I’ve spent almost 20 years helping thousands of successful artists of all disciplines and working to make the arts more accessible. (One friend likes to call me “the arts enabler.”) From 1999-2012 I worked at The MacDowell Colony, the nation’s oldest artist colony, but I've also done time at an arts magazine, a library, an art museum, and a raptor rehabilitation center. In May of 2012 I left MacDowell to pursue writing, speaking, curating, and creative projects full-time. In 2015 I was named a “Top 100 Artist, Innovator, Creative” by Origin magazine. I've appeared as an arts and culture commentator on New Hampshire Public Radio, and in 2017 I was the recipient of the Wampler Art Professorship at James Madison University. I am the founder of the Gwarlingo Salon series, which connects artists like DJ Spooky with rural audiences in the Monadnock region. In 2017 my collaborator Corwin Levi and I will publish our first book, Mirror Mirrored, which combines Grimms’ fairy tales with vintage illustration remixes and the work of contemporary artists like Kiki Smith, Carrie Mae Weems, and Amy Cutler. I grew up in Atlanta, Georgia, but have called New Hampshire home since 1999. My studio is located in the historic, mill village of Harrisville. I miss fried okra, the early southern spring, and restaurants that stay open past 9:00 p.m., but rural life agrees with me. In New Hampshire I can see the stars, go kayaking or snowshoeing, watch bald eagles fish in the lake, and focus on my creative work in silence. I no longer have to worry about traffic jams; deer, wild turkeys, and frost heaves are the primary road hazards here. Although I live in the country, I’m fortunate enough to be part of a vibrant arts community that extends beyond this small New England village. The quiet days are punctuated by regular travel and frequent visits to museums, theaters, readings, arts events, lectures, and open studios around the country. (You can read my full CV here.) Thanks for visiting Gwarlingo. I hope you'll be in touch.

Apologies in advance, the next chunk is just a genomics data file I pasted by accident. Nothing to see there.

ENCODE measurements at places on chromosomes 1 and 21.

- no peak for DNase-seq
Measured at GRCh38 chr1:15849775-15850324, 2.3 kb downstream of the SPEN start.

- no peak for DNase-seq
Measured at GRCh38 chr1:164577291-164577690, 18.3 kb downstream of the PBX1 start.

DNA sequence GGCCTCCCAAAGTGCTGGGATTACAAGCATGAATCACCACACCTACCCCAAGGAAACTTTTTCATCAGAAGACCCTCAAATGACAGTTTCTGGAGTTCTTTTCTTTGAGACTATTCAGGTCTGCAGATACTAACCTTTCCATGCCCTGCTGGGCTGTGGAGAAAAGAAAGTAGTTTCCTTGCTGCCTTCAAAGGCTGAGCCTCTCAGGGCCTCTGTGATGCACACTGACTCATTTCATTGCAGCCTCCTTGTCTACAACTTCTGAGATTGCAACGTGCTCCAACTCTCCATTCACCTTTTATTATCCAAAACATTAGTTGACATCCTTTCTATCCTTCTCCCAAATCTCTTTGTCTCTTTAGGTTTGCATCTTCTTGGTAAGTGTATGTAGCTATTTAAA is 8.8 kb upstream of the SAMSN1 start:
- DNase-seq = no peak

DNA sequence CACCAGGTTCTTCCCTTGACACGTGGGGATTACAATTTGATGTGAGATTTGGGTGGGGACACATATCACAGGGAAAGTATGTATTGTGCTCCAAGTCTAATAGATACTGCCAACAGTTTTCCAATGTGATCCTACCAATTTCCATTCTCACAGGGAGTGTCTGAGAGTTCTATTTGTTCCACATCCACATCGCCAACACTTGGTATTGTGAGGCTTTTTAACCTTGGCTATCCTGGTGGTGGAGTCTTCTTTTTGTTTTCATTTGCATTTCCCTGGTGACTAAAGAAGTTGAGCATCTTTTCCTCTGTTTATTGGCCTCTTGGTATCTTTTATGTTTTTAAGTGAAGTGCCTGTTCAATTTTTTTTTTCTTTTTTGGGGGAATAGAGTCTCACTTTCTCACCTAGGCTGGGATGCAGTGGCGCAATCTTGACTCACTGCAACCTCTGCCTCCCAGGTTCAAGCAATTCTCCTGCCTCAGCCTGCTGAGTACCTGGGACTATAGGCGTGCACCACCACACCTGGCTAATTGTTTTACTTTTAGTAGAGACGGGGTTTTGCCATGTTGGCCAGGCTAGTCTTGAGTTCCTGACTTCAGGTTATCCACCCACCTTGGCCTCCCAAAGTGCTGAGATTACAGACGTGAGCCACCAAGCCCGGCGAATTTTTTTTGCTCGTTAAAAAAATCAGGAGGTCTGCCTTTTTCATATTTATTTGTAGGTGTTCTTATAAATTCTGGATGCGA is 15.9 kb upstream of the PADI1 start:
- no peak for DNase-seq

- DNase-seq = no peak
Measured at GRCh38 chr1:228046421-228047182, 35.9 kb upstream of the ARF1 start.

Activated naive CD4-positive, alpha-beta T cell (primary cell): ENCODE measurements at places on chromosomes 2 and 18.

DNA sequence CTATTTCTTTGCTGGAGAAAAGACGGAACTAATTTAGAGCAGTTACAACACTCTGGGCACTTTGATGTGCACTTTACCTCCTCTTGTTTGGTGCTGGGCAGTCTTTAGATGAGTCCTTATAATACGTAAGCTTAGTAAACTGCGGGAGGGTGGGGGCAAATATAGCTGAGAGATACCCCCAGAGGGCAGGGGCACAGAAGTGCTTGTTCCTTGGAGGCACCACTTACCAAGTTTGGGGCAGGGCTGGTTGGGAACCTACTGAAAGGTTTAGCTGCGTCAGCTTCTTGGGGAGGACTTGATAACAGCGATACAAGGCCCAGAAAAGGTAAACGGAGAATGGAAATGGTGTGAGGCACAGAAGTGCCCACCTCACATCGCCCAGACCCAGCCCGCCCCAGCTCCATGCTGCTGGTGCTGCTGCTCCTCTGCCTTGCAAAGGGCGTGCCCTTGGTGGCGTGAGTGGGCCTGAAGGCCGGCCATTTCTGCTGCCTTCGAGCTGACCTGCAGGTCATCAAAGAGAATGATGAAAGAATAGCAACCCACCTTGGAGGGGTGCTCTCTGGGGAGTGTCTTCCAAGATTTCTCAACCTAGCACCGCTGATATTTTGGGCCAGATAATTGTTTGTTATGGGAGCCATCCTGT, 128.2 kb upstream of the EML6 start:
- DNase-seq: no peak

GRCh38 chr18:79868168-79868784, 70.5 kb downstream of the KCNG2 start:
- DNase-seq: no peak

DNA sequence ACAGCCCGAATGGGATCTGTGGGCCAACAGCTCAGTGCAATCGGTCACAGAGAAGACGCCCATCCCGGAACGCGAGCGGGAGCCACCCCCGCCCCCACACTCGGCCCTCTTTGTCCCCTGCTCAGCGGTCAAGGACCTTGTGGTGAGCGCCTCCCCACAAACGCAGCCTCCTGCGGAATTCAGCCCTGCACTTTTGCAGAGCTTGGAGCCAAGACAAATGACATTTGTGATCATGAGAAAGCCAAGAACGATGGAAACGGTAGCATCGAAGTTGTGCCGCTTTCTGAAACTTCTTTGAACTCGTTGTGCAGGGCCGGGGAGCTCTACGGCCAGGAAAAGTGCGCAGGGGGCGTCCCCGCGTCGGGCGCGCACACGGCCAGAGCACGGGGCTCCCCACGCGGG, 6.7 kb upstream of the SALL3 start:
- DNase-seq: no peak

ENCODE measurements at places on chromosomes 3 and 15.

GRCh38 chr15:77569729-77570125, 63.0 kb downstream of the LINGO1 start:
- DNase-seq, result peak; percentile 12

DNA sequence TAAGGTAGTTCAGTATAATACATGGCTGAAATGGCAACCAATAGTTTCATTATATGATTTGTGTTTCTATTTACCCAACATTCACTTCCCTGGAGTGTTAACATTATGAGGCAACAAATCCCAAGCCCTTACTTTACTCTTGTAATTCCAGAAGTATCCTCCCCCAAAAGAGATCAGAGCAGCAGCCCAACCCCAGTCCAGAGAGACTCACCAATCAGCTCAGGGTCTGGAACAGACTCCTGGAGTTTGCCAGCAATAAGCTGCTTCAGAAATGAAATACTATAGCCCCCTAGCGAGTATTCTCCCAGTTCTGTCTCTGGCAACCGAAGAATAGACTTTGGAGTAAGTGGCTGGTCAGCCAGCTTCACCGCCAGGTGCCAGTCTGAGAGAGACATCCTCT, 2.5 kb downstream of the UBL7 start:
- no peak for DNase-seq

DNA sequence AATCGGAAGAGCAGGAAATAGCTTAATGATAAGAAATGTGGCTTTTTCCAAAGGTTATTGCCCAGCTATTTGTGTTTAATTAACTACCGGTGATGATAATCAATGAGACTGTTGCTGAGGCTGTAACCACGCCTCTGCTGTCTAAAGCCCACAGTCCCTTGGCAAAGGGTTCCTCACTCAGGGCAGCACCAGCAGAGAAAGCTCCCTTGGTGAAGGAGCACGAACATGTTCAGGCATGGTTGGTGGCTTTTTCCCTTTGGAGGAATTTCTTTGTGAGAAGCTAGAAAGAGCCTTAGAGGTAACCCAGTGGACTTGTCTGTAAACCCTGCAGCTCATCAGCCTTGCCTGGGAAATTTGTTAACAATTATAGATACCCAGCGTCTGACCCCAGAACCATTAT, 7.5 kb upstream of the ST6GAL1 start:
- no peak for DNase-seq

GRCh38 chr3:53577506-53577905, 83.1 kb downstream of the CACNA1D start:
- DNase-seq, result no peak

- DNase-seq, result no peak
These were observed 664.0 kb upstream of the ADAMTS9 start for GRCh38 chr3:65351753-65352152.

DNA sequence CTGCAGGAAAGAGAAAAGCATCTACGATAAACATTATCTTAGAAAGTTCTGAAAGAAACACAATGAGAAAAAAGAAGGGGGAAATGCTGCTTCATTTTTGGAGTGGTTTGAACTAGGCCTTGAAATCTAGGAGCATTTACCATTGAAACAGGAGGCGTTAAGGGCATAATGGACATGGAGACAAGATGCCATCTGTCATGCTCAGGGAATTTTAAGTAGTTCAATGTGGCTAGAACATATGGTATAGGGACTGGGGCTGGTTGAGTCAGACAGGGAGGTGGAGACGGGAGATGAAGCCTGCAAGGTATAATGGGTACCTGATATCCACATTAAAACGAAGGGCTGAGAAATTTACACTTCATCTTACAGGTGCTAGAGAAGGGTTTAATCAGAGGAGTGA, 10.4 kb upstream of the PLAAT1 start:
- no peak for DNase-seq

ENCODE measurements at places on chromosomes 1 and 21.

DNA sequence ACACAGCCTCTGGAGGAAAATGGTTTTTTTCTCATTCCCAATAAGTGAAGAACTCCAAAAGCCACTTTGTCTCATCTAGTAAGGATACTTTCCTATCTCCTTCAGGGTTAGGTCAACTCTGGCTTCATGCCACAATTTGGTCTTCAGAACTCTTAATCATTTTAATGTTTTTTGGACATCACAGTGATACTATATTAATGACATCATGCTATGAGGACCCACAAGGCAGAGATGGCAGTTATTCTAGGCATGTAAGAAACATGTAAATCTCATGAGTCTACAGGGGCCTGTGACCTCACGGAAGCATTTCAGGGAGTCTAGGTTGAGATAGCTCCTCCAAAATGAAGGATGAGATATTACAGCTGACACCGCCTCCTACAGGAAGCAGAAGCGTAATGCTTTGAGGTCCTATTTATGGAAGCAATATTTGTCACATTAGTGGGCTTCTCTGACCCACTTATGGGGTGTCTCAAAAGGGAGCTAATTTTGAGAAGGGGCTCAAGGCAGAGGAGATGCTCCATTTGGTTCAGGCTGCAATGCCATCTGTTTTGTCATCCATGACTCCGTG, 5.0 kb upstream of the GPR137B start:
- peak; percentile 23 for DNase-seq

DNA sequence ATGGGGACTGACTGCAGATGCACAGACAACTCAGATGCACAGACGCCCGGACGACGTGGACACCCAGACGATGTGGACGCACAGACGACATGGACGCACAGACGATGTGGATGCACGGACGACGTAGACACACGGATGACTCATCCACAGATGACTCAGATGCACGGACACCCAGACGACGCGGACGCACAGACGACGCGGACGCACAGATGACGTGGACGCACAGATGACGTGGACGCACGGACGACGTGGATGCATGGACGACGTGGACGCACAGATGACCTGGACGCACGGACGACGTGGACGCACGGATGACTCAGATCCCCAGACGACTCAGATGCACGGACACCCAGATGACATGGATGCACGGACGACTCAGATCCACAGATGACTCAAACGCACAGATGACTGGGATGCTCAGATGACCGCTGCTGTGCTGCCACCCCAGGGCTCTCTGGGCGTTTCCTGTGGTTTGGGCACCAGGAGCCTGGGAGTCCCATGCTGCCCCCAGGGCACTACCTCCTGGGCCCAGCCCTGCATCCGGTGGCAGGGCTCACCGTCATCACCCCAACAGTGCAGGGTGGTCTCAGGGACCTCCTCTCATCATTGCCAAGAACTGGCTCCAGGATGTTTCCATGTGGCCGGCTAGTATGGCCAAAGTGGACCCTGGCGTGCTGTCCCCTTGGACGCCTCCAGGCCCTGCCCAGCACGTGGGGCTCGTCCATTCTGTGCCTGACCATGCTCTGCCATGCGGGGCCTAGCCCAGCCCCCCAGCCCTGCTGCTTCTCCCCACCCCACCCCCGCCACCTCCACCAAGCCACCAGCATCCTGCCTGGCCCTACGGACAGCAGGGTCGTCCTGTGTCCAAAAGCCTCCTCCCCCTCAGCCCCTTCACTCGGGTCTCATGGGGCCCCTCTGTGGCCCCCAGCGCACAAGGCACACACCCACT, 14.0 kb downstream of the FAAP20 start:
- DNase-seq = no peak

1. Mary Devincentis April 22, 2012 at 8:38 am

    Thank you Michelle, these are beautiful, heart-grabbing poems. And love her advice for writers… to write from whatever motive keeps the pen on the page.

  2. Sigrun April 22, 2012 at 11:04 am


  3. Suzi Banks Baum April 22, 2012 at 10:52 pm

    What beautiful poems today Michelle. I have been mulling them over all day.
    Thank you for your consistently inspiring posts.
    Yours with love,